We next determined the subcellular localization of UHRF1 during spermatogenesis by co-staining UHRF1 with γ-H2AX (a marker of meiotic DNA damage response) and/or SYCP3 (a marker of meiotic chromosome axes). We observed the presence of UHRF1 throughout most stages of germ cell development and spermatogenesis, including in mitotic spermatogonia, meiotic spermatocytes (pre-leptotene to diplotene) and early round spermatids (Fig. 1a, Supplementary Fig. 2a). Interestingly, UHRF1 was abundant in the nuclei of neonatal pro-spermatonia at P0, spermatogonia, late pachytene spermatocytes and early round spermatids (steps 1–6); by comparison, UHRF1 was strongly expressed in the cytoplasm of fetal prospermatogonia at E15.5, pre-leptotene, leptotene, zygotene and early pachytene spermatocytes (Fig. 1a, b, Supplementary Fig. 2b). This dynamic of nuclear-cytoplasmic translocation of UHRF1 was also observed during the first wave of spermatogenesis (Supplementary Fig. 2c). Nuclear localization of UHRF1 during meiotic prophase was confirmed by immunostaining of chromosome spreads (Supplementary Fig. 2d). Interestingly, a recent study reported the cytoplasmic and nuclear localization of UHRF1 in mouse oocytes39. Therefore, cytoplasmic localization of UHRF1 is a common feature both in the male and female germline.
UHRF1 is essential for spermatogenesis and male fertility
To elucidate the physiological role of Uhrf1 in spermatogenesis, we generated germline specific knockout mice by using Stra8-Cre transgenic mice in which Cre is expressed in differentiating spermatogonia40 to delete exon 4 of Uhrf1 gene (Stra8-Cre; Uhrf1flox/Del, herein called Uhrf1 cKO) (Fig. 2a, b). Both mRNA and protein levels of UHRF1 in Uhrf1 cKO adult testes were significantly decreased compared with that of WT controls (Fig. 2c–e), indicating that Uhrf1 was inactivated specifically in testes with high efficiency. Further, co-staining of UHRF1 with DDX4 (a germ cell marker) in Uhrf1 cKO and littermate control (Stra8-Cre; Uhrf1+/flox, herein called “control”) testes at P7 and P10 confirmed high recombination efficiency (more than 90%) from P7 onward (Supplementary Fig. 3). While Uhrf1 cKO mice were viable and appeared to be grossly normal, they displayed complete sterility after a 5-month-period fecundity test. Consistent with this infertile phenotype, testis size from Uhrf1 cKO mice was significantly smaller than their controls by ~30% (Fig. 2f). The testis weight of Uhrf1 cKO mice were much reduced at various ages starting from P14 to P56 compared with controls (Fig. 2g). Histological analyses showed that adult Uhrf1 cKO mice had abnormal seminiferous tubules that were severely atrophic and contained very few germ cells but many vacuoles (Fig. 2h). Further immunostainings revealed that the majority of germ cells were depleted, and no haploid spermatids were observed in Uhrf1 cKO testes (Supplementary Fig. 4a, b). Transmission electron microscopy (TEM) analysis also revealed that most germ cells in Uhrf1 cKO testis sections were degenerated in Uhrf1 cKO testis sections (Fig. 2i, Supplementary Fig. 4c). Taken together, these results indicate that Uhrf1 is indispensable for spermatogenesis in mice, and that deletion of Uhrf1 postnatally results in germ cell depletion and male sterility.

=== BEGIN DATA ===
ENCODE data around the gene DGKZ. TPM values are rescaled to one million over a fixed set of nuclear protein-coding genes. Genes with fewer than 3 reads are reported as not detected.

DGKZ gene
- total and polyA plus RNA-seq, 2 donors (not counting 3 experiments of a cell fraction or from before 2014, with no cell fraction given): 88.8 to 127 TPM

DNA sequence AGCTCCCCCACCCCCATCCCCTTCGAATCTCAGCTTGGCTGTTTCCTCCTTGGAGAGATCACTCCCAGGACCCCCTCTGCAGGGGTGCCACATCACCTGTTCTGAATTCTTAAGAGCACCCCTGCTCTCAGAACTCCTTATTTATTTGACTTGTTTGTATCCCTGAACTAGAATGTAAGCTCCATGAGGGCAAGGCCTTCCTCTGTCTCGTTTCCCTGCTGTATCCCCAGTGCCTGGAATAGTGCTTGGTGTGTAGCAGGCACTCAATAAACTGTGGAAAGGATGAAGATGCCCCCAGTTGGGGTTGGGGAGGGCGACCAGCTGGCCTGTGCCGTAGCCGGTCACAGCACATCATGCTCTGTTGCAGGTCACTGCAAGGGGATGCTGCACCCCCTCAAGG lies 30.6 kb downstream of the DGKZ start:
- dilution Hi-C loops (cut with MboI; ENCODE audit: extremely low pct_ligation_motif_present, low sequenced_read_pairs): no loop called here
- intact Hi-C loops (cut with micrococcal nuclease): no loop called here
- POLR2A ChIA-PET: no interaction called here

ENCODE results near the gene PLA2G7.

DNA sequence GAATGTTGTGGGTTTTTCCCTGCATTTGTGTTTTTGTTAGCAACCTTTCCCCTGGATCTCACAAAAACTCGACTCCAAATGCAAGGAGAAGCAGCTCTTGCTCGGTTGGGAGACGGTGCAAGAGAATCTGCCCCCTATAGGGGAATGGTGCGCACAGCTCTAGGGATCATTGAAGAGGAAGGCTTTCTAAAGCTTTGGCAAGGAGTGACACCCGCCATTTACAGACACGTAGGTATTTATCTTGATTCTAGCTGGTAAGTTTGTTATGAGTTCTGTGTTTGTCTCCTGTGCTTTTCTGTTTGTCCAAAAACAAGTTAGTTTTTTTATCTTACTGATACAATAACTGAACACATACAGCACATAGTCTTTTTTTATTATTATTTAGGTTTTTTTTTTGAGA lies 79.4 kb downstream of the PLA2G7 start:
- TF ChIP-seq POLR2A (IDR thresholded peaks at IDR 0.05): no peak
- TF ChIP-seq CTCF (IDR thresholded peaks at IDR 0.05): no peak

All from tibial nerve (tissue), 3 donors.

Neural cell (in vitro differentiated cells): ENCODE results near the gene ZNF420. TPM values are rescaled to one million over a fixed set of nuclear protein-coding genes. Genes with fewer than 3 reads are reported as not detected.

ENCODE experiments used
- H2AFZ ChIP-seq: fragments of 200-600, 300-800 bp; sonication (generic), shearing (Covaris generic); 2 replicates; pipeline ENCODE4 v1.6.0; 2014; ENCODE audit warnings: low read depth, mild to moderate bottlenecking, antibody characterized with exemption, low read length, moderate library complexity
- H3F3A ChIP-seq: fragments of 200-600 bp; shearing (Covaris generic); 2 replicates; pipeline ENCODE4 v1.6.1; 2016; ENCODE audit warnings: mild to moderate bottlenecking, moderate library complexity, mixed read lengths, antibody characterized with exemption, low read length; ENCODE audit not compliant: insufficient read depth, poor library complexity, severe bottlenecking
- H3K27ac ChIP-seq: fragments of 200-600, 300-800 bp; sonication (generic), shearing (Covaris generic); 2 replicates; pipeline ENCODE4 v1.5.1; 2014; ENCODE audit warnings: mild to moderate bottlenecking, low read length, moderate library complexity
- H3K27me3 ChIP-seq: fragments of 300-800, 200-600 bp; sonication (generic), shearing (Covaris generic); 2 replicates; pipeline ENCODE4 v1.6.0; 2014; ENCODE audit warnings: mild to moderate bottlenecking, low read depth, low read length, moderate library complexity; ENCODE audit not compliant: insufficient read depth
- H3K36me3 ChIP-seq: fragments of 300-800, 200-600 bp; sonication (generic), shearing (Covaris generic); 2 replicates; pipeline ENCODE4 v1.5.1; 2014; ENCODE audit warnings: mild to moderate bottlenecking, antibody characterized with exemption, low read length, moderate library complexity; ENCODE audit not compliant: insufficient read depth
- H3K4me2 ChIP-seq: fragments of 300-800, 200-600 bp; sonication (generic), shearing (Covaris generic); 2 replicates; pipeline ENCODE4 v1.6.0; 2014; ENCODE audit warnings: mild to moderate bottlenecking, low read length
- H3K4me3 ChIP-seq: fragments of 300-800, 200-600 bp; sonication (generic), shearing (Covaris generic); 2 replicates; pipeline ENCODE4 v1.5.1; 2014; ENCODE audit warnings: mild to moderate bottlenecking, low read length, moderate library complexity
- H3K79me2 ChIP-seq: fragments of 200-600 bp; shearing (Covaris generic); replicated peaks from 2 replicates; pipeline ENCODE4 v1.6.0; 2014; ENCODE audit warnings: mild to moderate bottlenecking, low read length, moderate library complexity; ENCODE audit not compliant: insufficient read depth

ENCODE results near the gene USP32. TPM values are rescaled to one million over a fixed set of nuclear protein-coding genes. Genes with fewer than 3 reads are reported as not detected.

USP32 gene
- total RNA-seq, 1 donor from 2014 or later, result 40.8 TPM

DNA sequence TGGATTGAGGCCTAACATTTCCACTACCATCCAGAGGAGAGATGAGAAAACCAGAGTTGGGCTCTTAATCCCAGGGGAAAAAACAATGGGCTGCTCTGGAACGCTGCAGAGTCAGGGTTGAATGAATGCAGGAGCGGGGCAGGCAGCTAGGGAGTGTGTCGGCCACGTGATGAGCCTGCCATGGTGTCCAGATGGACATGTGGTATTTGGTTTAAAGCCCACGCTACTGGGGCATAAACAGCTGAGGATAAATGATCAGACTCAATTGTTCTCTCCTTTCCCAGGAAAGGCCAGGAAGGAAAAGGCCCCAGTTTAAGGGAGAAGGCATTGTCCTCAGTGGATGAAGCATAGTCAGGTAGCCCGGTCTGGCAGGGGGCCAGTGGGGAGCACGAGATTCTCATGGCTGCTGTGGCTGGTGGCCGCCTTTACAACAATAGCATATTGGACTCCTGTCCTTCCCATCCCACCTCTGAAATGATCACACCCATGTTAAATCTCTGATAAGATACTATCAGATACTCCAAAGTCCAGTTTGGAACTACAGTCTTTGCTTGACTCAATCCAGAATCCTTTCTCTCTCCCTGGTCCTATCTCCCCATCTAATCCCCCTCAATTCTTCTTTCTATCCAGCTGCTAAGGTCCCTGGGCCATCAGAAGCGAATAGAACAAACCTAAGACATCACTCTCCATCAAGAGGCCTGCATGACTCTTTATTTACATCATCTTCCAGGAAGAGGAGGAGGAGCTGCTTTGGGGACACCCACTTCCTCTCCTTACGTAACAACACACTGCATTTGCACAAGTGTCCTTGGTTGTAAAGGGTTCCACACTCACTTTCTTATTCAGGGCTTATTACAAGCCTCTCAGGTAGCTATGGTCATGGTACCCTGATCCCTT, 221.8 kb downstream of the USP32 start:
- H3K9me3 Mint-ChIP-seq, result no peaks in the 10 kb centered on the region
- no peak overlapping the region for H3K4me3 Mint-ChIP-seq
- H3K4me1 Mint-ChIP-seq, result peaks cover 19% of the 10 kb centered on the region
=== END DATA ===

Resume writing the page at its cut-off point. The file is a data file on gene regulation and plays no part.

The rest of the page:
UHRF1 deficiency in testes results in germ cell depletion
Since ablation of UHRF1 in postnatal germ cells caused spermatogenesis failure and male infertility, we next asked when and how germ cells are lost upon deletion of UHRF1 in postnatal testes. By examining the histology of Uhrf1 cKO and control testes at various developmental time points (P7, 10, 14, 21, 28, 35, and 42), we found the Uhrf1 cKO testes contained aberrant seminiferous tubules and atrophic tubules with many vacuoles at P14 afterward (Supplementary Fig. 5a). TUNEL assay further revealed that apoptotic cells in Uhrf1 cKO testes were increased significantly compared with controls from P14 to P35 (Supplementary Fig. 5b, c). These results demonstrate that, upon deletion of Uhrf1 in testes, germ cells were gradually lost due to apoptosis from P14.
To determine the exact stage of spermatogenesis where Uhrf1 cKO germ cells arrested, we analyzed the cell proliferation capacity at various ages of testes by immunofluorescence labeled with PCNA (a cell proliferation marker). However, the abundance of PCNA+ cells appeared comparable between controls and Uhrf1 cKO testes at P7 to P14 (Supplementary Fig. 6a). In addition, the number of PLZF+ cells (undifferentiated spermatogonia) is comparable between control and Uhrf1 cKO testes, but DDX4+ cells are significantly decreased at P14 Uhrf1 cKO testes (Fig. 3a). The number of c-KIT+ cells (differentiating spermatogonia) was not affected as well in Uhrf1 cKO testes at P10 and P14 (Supplementary Fig. 6b). These results suggest that spermatogonial differentiation appeared to be unaffected in Uhrf1 cKO testes.